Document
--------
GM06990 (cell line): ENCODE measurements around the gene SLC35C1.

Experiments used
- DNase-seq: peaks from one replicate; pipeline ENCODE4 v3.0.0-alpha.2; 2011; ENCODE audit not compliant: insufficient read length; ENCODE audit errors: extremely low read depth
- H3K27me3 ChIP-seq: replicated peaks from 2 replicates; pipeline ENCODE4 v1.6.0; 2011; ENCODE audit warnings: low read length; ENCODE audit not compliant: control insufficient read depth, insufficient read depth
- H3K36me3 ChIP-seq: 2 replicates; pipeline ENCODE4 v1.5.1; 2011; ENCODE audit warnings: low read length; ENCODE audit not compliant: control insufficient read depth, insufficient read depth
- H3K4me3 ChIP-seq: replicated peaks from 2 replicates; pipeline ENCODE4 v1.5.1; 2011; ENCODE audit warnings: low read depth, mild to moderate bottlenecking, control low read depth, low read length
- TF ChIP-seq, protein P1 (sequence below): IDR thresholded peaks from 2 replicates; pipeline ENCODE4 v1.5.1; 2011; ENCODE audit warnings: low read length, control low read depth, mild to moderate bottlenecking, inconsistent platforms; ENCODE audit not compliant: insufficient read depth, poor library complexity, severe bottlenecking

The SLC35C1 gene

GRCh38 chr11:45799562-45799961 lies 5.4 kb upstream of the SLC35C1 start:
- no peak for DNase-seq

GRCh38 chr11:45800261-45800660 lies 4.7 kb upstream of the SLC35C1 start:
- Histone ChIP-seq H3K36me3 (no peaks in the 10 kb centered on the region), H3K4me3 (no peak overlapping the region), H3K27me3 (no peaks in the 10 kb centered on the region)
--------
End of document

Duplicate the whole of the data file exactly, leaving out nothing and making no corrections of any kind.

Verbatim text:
GM06990 (cell line): ENCODE measurements around the gene SLC35C1.

Experiments used
- DNase-seq: peaks from one replicate; pipeline ENCODE4 v3.0.0-alpha.2; 2011; ENCODE audit not compliant: insufficient read length; ENCODE audit errors: extremely low read depth
- H3K27me3 ChIP-seq: replicated peaks from 2 replicates; pipeline ENCODE4 v1.6.0; 2011; ENCODE audit warnings: low read length; ENCODE audit not compliant: control insufficient read depth, insufficient read depth
- H3K36me3 ChIP-seq: 2 replicates; pipeline ENCODE4 v1.5.1; 2011; ENCODE audit warnings: low read length; ENCODE audit not compliant: control insufficient read depth, insufficient read depth
- H3K4me3 ChIP-seq: replicated peaks from 2 replicates; pipeline ENCODE4 v1.5.1; 2011; ENCODE audit warnings: low read depth, mild to moderate bottlenecking, control low read depth, low read length
- TF ChIP-seq, protein P1 (sequence below): IDR thresholded peaks from 2 replicates; pipeline ENCODE4 v1.5.1; 2011; ENCODE audit warnings: low read length, control low read depth, mild to moderate bottlenecking, inconsistent platforms; ENCODE audit not compliant: insufficient read depth, poor library complexity, severe bottlenecking

The SLC35C1 gene

GRCh38 chr11:45799562-45799961 lies 5.4 kb upstream of the SLC35C1 start:
- no peak for DNase-seq

GRCh38 chr11:45800261-45800660 lies 4.7 kb upstream of the SLC35C1 start:
- Histone ChIP-seq H3K36me3 (no peaks in the 10 kb centered on the region), H3K4me3 (no peak overlapping the region), H3K27me3 (no peaks in the 10 kb centered on the region)